Ten days ago, I wrote that the Cubs were nearly certain to be staying in Mesa for spring training, most likely at a new complex to be built somewhere else in the city because the current Ho Ho Kam Park/Fitch Park sites aren't suitable for having an all-in-one complex with minor league, practice and major league fields in the same location.
Today, Gordon Wittenmyer confirms this in the Sun-Times:
While a Collier County, Fla., group may well be serious in its effort to lure the Cubs away from Mesa, Ariz., the chances of the Cubs leaving the greater Phoenix area in the foreseeable future appear to be slim to none, based on the logistical headaches already driving major league teams away from Florida, the Cubs' centerpiece position in Arizona's Cactus League and common sense.
Let's look at all three of those things; first, here are Mesa Mayor Scott Smith's comments on the Cubs' place in the Cactus League:
"We view this as a regional issue, not simply Mesa," Smith said. "We've got support across the board, from city officials, regional officials and state officials. Obviously, we have to make sure we do what we need to do to successfully keep the Cubs.Smith realizes that it would likely cost Mesa -- and the region -- more money if the Cubs left, than it would cost to keep them there for decades to come. Wittenmyer examines the Florida possibility:
"I'm confident we'll be able to come up with a package that will be very difficult for them to turn down. It's all here. They have the best chance to succeed here, and Arizona will give its best to provide them with that opportunity."
The Florida group has proposed a 120-acre facility to include a replicated Wrigley Field for the ballpark.
But working against any Florida bid is the lengthy spring travel in that state -- especially in a location nearly three hours from the Tampa area -- and a decadelong exodus of teams from Florida that will put 15 of 30 big-league teams in Arizona next spring for the first time.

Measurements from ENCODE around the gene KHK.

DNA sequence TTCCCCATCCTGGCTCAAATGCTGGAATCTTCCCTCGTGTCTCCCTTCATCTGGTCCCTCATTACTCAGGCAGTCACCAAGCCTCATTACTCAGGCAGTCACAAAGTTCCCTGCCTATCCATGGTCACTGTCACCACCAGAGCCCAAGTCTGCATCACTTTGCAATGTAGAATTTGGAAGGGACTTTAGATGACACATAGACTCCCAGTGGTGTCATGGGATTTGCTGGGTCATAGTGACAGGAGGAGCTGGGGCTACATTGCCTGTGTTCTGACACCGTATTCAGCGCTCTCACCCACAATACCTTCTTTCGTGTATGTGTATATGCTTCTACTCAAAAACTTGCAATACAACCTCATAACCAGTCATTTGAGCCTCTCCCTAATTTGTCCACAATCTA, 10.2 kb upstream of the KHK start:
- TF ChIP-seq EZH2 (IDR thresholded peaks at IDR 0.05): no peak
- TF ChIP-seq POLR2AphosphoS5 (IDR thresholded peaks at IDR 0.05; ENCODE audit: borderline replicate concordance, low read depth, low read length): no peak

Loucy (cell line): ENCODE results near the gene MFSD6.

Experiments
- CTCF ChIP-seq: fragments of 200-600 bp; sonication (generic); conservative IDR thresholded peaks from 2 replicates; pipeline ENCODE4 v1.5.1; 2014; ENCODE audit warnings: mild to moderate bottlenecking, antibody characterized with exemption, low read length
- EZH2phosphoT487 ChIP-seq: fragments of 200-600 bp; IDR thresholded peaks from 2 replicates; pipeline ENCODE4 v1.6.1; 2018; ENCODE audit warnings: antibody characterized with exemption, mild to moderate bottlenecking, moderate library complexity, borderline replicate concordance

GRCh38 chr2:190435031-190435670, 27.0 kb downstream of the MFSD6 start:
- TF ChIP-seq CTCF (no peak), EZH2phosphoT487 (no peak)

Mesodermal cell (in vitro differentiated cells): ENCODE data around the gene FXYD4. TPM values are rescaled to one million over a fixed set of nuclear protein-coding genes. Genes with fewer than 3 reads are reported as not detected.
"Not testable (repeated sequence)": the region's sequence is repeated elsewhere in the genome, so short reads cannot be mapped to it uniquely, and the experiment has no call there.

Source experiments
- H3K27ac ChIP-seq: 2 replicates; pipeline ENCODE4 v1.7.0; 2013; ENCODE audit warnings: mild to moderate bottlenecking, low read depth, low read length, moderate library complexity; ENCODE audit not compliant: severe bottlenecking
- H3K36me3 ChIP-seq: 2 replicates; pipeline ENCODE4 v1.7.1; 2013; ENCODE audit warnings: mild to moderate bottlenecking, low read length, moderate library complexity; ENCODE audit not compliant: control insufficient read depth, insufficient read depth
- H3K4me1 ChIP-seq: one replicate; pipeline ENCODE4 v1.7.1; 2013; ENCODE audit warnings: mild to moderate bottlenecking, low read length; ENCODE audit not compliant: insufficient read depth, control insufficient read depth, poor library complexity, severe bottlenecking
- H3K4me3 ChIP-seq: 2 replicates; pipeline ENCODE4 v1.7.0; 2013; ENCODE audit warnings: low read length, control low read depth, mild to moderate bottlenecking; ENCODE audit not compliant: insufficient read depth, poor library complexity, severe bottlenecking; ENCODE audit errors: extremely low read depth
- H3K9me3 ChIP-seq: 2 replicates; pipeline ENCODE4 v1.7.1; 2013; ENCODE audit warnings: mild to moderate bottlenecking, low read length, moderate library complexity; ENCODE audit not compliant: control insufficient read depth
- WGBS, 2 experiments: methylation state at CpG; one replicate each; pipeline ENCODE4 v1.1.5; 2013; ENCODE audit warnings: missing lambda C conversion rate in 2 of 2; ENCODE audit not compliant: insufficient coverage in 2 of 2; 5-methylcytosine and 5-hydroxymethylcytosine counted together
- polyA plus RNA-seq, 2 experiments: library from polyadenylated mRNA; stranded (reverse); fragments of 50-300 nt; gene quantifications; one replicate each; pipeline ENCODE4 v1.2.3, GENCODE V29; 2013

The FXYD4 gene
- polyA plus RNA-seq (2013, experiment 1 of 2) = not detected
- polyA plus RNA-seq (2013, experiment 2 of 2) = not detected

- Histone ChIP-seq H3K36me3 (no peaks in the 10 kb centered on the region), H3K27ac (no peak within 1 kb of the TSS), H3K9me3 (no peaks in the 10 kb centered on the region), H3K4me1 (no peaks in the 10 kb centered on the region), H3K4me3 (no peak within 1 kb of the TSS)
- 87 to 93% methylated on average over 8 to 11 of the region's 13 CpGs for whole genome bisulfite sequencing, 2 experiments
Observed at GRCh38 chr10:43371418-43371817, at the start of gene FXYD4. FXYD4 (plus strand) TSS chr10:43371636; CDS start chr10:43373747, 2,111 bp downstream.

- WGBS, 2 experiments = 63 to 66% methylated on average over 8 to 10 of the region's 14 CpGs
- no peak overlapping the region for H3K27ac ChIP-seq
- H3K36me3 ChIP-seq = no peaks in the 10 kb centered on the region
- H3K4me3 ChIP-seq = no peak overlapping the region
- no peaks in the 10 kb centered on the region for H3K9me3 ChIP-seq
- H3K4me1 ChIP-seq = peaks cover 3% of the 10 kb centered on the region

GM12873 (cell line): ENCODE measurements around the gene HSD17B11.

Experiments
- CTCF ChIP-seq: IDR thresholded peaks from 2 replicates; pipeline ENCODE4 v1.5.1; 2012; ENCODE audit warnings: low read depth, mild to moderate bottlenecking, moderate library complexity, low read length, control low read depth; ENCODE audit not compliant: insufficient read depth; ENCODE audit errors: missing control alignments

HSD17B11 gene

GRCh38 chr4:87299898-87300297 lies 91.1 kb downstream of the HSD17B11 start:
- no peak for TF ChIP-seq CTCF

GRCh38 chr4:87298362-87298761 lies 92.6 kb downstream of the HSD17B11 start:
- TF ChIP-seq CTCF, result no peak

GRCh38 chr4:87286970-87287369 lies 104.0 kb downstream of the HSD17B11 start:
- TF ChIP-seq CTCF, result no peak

And not only will 15 of the 30 teams be in Arizona beginning in 2010, but in 2011, all 15 of them will be in the Phoenix metro area, after the Diamondbacks and Rockies move to this snazzy complex just east of Scottsdale on Indian tribal land. All 15 teams will be within 45 minutes to an hour's drive from each other -- here is a map of the Arizona spring training locations. (Yes, I realize that's a link to a ticket broker site, but it was the only one I could find that had accurate maps showing all the sites.)
Compare that to this map of the Florida spring training sites (from the same ticket broker site). The group trying to lure the Cubs to Florida would place them in Collier County -- that's where Naples is. The closest spring training park to Naples is the Red Sox' City of Palms Park in Ft. Myers -- that's 35 miles and nearly an hour's drive. The rest of the spring parks on the Gulf Coast are... farther away.
Finally, the spring weather in Arizona is warmer and consistently better than it is in Florida. I have been to spring training in Arizona 20 times, and in all that time seen only three rainouts -- most days, it's 80-85 degrees, with unlimited sunshine and low humidity. Granted, the dry weather and altitude (about 1500 feet, compared to sea level in Florida) makes the Cactus League a hitters' league, but that's something well known to managers and coaches and they adjust accordingly. The last word here goes to Mayor Smith:
"We have several viable sites, and several groups that will work to make this happen," Smith said, noting the Cubs already are playing in their third stadium in Mesa. "We've been there before. We've made it happen here, and one thing Arizona brings as a region is we're committed to making spring training work. And the Cubs are the foundation of that, right in the middle of what we do."